- The Transmission of Religious Knowledge
- Three kalaga (wall hangings) Illustrating the Vessantara Jataka
Three kalaga (wall hangings) Illustrating the Vessantara Jataka
Black velvet with appliqué and sequins
Burma/Myanmar; 19th Century
BC 90.0201.02-03; Northern Illinois University
Decoupage wall hangings are especially characteristic of Burma/Myanmar and consist of fabric pieces, needlepoint, jewels, sequins, glass beads and metallic threads (frequently of gold and silver) appliquéd onto a dark background in silk or velvet. Such assemblages were originally very costly and were necessarily commissioned under royal patronage. This textile art, also known as Shwei-gyi (i.e., gold thread) became quite popular at the court of King Mindon (1815-1878).
Large kalaga like these were used either as wall décor or as room dividers within sacred interiors; inside temples or monasteries, or perhaps a royal palace. They usually, but not invariably, illustrated religious themes: most frequently stories from legendary previous incarnations of the Buddha, formalized in the Pali Canon as the Jataka.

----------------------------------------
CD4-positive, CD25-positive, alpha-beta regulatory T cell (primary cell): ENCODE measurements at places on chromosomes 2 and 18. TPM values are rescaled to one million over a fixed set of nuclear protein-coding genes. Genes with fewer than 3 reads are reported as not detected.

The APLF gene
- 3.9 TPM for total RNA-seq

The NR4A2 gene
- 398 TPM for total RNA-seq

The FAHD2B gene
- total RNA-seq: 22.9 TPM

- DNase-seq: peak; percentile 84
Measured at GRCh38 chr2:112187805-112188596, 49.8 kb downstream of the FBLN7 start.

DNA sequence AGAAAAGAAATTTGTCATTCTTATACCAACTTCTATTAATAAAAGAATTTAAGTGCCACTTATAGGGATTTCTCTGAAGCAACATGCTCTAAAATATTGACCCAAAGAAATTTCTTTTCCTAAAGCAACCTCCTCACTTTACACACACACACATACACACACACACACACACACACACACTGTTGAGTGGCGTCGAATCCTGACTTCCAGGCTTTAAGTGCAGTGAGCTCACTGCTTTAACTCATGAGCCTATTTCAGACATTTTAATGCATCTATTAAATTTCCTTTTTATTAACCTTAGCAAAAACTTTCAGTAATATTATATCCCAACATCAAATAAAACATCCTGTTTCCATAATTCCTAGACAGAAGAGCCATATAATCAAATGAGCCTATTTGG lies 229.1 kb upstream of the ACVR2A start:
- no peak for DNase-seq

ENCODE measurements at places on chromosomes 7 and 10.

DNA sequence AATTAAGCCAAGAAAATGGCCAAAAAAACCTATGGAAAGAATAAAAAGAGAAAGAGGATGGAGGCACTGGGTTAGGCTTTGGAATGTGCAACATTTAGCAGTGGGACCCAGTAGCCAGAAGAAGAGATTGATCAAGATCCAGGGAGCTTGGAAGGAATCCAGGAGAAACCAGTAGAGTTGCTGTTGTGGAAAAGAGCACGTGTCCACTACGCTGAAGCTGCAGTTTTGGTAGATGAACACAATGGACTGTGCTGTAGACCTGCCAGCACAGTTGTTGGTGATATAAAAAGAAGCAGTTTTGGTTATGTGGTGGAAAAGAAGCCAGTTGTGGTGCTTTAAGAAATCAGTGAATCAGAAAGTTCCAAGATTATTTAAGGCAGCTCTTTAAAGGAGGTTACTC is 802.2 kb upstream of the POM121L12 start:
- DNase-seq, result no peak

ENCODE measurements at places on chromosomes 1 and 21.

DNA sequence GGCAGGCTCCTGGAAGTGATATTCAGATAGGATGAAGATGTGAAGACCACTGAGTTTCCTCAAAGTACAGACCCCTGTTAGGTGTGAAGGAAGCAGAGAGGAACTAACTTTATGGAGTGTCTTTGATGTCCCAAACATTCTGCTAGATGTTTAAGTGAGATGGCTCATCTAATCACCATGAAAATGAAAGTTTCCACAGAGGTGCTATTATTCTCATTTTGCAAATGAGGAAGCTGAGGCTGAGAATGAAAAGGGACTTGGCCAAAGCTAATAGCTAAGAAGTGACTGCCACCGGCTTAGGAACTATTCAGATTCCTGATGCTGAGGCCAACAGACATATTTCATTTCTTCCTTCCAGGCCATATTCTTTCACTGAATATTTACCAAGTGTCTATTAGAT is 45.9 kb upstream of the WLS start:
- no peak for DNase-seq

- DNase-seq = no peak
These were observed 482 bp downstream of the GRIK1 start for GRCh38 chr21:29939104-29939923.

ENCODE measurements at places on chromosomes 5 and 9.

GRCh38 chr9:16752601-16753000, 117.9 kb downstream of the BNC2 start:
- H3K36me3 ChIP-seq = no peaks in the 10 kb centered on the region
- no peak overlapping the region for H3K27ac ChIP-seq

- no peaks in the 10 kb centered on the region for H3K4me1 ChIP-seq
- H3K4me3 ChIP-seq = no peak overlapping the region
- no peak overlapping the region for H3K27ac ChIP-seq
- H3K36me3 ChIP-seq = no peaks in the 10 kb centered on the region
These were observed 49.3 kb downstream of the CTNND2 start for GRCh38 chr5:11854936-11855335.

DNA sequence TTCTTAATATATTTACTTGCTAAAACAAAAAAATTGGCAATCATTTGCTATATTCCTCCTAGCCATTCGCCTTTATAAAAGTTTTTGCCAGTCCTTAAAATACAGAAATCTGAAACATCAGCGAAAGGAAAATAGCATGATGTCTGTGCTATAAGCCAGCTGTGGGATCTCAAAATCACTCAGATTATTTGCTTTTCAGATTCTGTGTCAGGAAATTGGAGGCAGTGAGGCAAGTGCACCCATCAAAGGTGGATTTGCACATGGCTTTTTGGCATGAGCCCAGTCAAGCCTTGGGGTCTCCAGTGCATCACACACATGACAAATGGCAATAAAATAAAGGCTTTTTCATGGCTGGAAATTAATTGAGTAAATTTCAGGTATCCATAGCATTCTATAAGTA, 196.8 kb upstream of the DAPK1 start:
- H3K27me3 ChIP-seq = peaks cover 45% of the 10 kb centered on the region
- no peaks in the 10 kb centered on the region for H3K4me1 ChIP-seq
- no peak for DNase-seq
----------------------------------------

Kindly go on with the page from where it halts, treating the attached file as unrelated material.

This exhibit presents an original set of three splendid kalaga comprising different episodes of the Vessantara Jataka, probably the best-known and most-beloved Jataka, as well as the last of the complete 547 Jataka tales. The Vessantara Jataka illustrates the extraordinary generosity of Prince Vessantara, whose final act of selflessness was to give away his wife and children (which in due course are eventually returned).